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What causes a volcano to erupt?
What happens at hot spots?
How do volcanoes create rock?
What are the different types of volcanoes?

What causes a volcano to erupt?
Throughout history volcanic eruptions have filled people with awe and fear. Ancient Romans believed volcanoes were controlled by a fire god, and Polynesians believed the beautiful goddess Pele caused the flowing lava and terrifying eruptions. Today, scientists are able to explain — and sometimes even predict — volcanic activity, but that doesn't make them any less awe-inspiring.

More than 500 volcanoes are known to have erupted in the time since people started recording history, with more "hidden" eruptions occurring under the sea. The U.S. has had 50 volcanoes erupt, putting it third, behind Indonesia and Japan, in the number of active volcanoes.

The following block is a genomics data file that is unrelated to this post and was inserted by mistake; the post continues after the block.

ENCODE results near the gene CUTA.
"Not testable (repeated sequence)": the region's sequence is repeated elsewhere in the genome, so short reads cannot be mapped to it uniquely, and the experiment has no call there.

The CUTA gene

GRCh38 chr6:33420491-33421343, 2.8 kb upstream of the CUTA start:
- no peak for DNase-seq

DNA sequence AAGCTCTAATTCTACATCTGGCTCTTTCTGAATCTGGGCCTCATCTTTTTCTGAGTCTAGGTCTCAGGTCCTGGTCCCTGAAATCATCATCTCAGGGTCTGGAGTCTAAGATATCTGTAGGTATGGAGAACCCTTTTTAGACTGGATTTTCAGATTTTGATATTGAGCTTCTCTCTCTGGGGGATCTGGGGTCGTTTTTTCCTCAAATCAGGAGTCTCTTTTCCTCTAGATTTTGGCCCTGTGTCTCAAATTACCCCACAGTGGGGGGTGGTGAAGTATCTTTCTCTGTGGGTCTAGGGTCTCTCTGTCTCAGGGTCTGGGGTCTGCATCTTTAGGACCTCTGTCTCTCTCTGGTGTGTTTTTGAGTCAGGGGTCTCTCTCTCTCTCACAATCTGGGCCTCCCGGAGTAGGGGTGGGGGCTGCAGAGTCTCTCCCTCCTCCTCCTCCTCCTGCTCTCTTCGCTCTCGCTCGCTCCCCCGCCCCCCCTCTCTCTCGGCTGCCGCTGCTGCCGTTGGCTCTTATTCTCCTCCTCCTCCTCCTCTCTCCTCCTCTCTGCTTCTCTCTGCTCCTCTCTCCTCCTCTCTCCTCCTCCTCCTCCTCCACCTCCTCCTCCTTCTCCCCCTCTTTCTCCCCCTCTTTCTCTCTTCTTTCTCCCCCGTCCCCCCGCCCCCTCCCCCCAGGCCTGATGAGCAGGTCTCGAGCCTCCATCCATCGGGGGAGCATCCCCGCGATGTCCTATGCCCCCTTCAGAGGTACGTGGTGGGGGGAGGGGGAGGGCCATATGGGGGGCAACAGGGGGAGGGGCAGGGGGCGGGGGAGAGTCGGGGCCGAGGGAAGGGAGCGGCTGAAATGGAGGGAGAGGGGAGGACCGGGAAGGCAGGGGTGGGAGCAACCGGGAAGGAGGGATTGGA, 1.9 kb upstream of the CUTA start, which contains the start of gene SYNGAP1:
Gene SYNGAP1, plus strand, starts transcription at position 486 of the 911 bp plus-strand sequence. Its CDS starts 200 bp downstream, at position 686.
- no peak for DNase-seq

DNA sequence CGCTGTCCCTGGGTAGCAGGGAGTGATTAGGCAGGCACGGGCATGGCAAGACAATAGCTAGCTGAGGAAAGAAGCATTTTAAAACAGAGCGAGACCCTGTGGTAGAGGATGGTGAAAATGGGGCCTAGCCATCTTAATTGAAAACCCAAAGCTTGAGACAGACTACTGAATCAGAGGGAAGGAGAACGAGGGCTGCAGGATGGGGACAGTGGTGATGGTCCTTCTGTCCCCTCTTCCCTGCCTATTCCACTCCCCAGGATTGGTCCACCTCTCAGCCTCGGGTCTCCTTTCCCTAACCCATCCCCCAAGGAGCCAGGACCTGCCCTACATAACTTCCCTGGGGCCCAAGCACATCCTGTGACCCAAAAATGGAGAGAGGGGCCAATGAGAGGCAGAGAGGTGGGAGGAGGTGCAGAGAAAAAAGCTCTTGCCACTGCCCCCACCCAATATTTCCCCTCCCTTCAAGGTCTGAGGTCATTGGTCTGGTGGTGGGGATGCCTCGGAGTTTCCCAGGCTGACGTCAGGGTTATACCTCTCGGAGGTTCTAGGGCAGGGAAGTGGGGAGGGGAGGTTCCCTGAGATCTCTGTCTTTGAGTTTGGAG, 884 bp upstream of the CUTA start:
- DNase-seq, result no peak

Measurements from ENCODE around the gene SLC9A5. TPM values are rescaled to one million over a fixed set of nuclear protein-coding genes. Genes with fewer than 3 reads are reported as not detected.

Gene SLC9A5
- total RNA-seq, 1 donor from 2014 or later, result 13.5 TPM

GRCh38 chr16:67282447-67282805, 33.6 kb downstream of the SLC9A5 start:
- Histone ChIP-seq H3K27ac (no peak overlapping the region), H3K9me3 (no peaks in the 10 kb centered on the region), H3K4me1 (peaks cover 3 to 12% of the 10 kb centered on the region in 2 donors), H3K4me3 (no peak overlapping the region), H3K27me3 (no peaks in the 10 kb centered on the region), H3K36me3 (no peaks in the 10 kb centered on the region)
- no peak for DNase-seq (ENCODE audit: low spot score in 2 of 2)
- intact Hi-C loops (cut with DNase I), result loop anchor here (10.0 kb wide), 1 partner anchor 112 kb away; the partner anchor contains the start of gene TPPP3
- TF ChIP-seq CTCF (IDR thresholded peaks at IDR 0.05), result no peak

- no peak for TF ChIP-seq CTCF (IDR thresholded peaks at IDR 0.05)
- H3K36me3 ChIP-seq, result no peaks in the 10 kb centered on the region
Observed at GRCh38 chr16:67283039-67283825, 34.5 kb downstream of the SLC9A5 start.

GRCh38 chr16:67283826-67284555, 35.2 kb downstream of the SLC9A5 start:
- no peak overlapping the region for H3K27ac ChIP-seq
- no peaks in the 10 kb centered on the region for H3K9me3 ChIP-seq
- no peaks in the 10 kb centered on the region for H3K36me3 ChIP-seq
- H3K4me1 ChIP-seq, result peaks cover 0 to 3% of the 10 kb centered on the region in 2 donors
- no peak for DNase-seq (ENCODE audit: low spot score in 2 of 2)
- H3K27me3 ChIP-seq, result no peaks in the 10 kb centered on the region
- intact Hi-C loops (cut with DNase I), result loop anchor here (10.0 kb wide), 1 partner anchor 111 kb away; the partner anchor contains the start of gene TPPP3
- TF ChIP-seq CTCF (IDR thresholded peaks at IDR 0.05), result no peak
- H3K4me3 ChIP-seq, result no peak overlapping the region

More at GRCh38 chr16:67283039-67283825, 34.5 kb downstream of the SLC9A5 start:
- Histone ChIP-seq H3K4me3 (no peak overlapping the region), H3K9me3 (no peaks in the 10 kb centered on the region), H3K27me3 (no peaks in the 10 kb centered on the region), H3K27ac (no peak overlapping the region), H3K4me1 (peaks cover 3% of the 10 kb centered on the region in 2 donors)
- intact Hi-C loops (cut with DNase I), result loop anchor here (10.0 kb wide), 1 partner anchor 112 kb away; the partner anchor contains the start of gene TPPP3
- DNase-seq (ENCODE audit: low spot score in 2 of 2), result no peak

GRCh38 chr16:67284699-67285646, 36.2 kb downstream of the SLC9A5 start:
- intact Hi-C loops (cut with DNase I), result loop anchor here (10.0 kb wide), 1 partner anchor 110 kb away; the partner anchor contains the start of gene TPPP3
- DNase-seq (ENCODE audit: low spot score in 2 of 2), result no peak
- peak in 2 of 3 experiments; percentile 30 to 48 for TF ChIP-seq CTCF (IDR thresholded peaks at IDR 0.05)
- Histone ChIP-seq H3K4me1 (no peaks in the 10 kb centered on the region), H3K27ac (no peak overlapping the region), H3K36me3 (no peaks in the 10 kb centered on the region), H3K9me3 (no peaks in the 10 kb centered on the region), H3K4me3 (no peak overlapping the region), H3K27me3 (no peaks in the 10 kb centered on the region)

As the tectonic plates slide together, rock is pushed toward the interior of the Earth. This pressure heats up the rock and turns it into magma.

A map of the world's volcanoes shows that there are clusters of these extraordinary mountains in specific regions. Most of the world's active volcanoes are located along or near the boundaries between the shifting tectonic plates that make up the earth's surface. These plate-boundary volcanoes include those along the edges of the Pacific Ocean in the "Ring of Fire."

The tectonic plates are constantly shifting. If they collide, one plate may be squeezed down into the earth's mantle (the layer just below the crust). When this happens, rocks in the plate are pushed towards the interior of the earth where they become very hot and rise up as magma. If the pressure continues to increase, this boiling magma will shoot out of its underground chamber through volcano vents and erupt as lava.

Lava appears different depending on how quickly it flows. Pahoehoe, fast moving lava flows, are smooth. Aa, slow moving flows, are rough and blocky.

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